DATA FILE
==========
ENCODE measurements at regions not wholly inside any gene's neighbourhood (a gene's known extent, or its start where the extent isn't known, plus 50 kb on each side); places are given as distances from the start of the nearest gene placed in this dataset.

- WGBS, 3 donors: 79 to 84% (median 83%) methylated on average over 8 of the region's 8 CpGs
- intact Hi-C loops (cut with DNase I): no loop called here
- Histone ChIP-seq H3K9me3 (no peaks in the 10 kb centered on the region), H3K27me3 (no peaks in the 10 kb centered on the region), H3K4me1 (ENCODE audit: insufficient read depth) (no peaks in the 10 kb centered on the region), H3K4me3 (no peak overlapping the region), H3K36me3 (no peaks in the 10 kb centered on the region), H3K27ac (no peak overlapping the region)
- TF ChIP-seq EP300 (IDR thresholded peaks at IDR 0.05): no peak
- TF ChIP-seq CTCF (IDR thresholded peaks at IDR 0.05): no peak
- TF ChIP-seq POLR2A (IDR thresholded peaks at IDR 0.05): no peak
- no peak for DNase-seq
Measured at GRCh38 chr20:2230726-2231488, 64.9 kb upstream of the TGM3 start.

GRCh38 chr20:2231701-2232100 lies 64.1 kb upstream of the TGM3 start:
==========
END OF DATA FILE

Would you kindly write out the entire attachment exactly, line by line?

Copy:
ENCODE measurements at regions not wholly inside any gene's neighbourhood (a gene's known extent, or its start where the extent isn't known, plus 50 kb on each side); places are given as distances from the start of the nearest gene placed in this dataset.

- WGBS, 3 donors: 79 to 84% (median 83%) methylated on average over 8 of the region's 8 CpGs
- intact Hi-C loops (cut with DNase I): no loop called here
- Histone ChIP-seq H3K9me3 (no peaks in the 10 kb centered on the region), H3K27me3 (no peaks in the 10 kb centered on the region), H3K4me1 (ENCODE audit: insufficient read depth) (no peaks in the 10 kb centered on the region), H3K4me3 (no peak overlapping the region), H3K36me3 (no peaks in the 10 kb centered on the region), H3K27ac (no peak overlapping the region)
- TF ChIP-seq EP300 (IDR thresholded peaks at IDR 0.05): no peak
- TF ChIP-seq CTCF (IDR thresholded peaks at IDR 0.05): no peak
- TF ChIP-seq POLR2A (IDR thresholded peaks at IDR 0.05): no peak
- no peak for DNase-seq
Measured at GRCh38 chr20:2230726-2231488, 64.9 kb upstream of the TGM3 start.

GRCh38 chr20:2231701-2232100 lies 64.1 kb upstream of the TGM3 start: